Law prohibits reported use of racial, ethnic profiling by law enforcement officers
(WASHINGTON, D.C., 8/31/2011) — A prominent national Muslim civil rights and advocacy organization today called on the New York City Council and Mayor Michael Bloomberg to enforce a law that prohibits the use of racial or ethnic profiling by law enforcement officers.
The Washington-based Council on American-Islamic Relations (CAIR) made that request following new revelations by the Associated Press (AP) that the New York Police Department (NYPD) “maintained a list of 'ancestries of interest' and dispatched undercover officers to monitor Muslim businesses and social groups.”
The revelations are contained in documents that confirm an earlier AP report that undercover NYPD officers in a so-called “Demographics Unit” targeted Muslim communities in New York, New Jersey and Connecticut for surveillance and infiltration. After collecting data on local Muslims, the NYPD would “deploy officers in civilian clothes throughout the ethnic communities.” NYPD officials denied the Demographics Unit even exists.
According to the AP: “An NYPD presentation, delivered inside the department, described the mission and makeup of the Demographics Unit. Undercover officers were told to look not only for evidence of terrorism and crimes but also to determine the ethnicity of business owners and eavesdrop on conversations inside cafes.”
The law CAIR seeks to have enforced, Local Law No. 30 Int. 142-B (2004), states in part: “Every member of the police department or other law enforcement officer shall be prohibited from racial or ethnic profiling.”
The law is part of the administrative code of the city of New York. It defines “profiling” as an act “that relies on race, ethnicity, religion or national origin as the determinative factor in initiating law enforcement action against an individual.”
“This law clearly prohibits NYPD officers from targeting American Muslims in the manner described by the Associated Press reports,” said CAIR Staff Attorney Gadeir Abbas. “We urge members of the New York City Council and Mayor Bloomberg to enforce the clear language of this law.”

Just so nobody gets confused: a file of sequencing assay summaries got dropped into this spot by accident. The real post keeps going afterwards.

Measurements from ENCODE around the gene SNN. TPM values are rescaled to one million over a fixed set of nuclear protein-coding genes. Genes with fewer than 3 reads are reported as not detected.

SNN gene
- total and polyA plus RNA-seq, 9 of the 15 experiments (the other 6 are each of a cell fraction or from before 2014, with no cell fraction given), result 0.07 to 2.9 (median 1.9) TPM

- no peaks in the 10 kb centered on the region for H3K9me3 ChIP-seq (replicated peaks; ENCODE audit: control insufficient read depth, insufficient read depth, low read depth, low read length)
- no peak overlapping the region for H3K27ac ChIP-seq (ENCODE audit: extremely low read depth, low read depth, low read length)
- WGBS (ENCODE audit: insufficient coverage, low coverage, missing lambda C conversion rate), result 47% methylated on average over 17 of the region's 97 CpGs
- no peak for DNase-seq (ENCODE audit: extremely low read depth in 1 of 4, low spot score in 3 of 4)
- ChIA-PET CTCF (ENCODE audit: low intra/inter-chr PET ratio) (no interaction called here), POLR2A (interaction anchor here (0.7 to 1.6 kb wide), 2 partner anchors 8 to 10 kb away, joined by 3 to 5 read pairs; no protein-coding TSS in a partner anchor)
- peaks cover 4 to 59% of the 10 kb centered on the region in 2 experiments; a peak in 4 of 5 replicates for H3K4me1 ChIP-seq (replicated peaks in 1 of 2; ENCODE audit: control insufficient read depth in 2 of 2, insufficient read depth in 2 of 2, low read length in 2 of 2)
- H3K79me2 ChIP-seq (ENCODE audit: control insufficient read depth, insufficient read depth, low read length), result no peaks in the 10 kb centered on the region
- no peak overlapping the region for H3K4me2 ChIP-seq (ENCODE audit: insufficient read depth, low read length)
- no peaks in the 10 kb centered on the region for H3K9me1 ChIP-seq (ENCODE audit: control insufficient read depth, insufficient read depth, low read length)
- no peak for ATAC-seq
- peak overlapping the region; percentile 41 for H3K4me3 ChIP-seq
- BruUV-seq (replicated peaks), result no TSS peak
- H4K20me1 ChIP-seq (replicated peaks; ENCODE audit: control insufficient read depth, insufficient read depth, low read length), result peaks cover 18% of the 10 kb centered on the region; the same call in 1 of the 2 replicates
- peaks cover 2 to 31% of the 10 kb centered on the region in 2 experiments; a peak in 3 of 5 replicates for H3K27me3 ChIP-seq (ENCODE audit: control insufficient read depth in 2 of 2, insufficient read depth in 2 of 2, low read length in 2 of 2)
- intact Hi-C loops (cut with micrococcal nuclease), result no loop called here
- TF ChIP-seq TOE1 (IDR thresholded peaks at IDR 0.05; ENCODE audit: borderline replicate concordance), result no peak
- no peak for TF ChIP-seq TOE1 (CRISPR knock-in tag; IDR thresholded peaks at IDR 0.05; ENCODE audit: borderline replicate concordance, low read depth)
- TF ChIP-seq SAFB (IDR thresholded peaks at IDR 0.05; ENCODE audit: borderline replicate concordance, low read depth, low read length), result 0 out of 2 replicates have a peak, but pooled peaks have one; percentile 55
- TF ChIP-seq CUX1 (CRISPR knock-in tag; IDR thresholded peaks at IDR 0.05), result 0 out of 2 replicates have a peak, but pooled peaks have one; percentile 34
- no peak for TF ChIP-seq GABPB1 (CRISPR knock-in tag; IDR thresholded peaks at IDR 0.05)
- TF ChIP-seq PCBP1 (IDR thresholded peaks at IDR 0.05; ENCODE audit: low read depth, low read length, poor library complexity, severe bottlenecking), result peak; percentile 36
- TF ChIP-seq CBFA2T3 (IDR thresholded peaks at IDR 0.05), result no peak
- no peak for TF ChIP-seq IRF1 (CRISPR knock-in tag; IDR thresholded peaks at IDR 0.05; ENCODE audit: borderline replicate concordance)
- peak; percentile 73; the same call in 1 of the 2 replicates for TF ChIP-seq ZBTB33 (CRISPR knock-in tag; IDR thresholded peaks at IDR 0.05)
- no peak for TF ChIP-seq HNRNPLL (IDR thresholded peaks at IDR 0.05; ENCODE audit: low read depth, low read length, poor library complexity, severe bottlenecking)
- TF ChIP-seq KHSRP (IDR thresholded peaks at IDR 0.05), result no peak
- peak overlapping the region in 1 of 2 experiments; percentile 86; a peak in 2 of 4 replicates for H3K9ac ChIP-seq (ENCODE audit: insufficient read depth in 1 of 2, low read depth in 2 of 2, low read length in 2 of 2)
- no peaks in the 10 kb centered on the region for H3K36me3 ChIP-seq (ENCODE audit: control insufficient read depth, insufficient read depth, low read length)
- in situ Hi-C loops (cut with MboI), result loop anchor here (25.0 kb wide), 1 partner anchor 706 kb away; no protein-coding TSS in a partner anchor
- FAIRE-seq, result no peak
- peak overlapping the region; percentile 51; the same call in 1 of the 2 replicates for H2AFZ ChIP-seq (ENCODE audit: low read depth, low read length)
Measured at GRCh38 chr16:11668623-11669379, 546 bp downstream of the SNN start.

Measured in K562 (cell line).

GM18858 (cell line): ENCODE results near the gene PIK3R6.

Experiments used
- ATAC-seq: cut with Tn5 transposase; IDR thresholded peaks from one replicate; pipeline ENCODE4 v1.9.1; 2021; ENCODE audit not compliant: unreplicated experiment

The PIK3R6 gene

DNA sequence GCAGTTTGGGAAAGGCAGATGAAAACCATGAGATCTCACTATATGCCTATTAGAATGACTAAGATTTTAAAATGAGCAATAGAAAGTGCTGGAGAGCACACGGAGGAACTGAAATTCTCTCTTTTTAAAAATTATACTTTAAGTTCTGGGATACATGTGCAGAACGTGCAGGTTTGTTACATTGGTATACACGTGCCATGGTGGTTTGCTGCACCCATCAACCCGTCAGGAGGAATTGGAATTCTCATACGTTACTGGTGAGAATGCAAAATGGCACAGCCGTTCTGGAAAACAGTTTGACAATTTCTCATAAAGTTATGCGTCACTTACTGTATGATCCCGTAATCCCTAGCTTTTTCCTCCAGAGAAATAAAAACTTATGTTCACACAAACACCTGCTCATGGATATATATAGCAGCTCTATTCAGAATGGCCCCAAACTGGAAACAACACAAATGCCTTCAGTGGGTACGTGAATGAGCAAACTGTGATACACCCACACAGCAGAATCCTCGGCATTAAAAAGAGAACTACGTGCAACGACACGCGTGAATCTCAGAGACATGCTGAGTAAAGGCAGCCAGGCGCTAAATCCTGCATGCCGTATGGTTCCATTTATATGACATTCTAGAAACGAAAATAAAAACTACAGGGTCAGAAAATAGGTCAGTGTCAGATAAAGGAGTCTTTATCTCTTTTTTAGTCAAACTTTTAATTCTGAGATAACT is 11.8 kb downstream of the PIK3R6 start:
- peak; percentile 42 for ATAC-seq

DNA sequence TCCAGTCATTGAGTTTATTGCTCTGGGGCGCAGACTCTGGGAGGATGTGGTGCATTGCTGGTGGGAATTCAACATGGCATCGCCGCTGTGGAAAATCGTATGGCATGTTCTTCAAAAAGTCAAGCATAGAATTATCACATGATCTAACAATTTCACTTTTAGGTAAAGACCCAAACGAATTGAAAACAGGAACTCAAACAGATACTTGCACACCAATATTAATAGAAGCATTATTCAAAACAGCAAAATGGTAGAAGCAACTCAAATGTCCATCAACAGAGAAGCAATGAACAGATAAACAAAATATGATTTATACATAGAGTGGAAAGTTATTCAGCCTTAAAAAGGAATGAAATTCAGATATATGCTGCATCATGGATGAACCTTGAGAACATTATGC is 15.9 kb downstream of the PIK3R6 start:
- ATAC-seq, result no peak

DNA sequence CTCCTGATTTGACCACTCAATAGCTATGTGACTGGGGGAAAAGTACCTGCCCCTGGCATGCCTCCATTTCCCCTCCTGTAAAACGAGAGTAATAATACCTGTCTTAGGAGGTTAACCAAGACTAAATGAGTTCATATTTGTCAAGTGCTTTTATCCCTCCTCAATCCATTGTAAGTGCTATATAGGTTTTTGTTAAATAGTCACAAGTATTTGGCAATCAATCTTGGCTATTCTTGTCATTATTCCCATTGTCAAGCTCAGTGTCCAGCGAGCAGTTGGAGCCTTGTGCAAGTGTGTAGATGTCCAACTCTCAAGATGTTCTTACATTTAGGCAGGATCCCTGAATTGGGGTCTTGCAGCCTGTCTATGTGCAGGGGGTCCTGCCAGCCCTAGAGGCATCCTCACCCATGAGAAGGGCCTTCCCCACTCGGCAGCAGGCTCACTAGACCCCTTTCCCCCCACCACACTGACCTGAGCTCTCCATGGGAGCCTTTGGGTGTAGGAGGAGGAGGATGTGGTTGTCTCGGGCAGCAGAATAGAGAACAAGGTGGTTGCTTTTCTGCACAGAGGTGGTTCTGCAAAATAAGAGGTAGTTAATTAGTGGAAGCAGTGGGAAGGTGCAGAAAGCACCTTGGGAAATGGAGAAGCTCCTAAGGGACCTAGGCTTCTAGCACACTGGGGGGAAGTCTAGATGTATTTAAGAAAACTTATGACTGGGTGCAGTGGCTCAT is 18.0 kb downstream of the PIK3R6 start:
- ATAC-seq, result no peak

Abbas noted that a CIA officer oversaw the spy program “while working with the NYPD on the CIA payroll.” This action by a CIA agent could be in violation of guidelines prohibiting the agency from spying on American citizens.
Last Week, CAIR's New York chapter, along with a coalition of civil rights and advocacy organizations, held a news conference to call on the U.S. Department of Justice to open an investigation into the initial AP allegations.
At the news conference, more than a dozen concerned leaders — including a state senator, Christian and Muslim religious leaders, and representatives of rights organizations — expressed outrage at the potentially illegal program.
CAIR is America's largest Muslim civil liberties and advocacy organization. Its mission is to enhance the understanding of Islam, encourage dialogue, protect civil liberties, empower American Muslims, and build coalitions that promote justice and mutual understanding.
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CONTACT: CAIR Staff Attorney Gadeir Abbas, 720-251-0425, email@example.com; CAIR-NY Civil Rights Manager Cyrus McGoldrick, 203-206-6883, 212-870-2002, firstname.lastname@example.org; CAIR-NJ Executive Director James Yee, 908-938-5990; email@example.com; CAIR National Communications Director Ibrahim Hooper, 202-744-7726, or 202-488-8787, E-Mail: firstname.lastname@example.org; CAIR Communications Coordinator Amina Rubin, 202-488-8787, 202-341-4171, email@example.com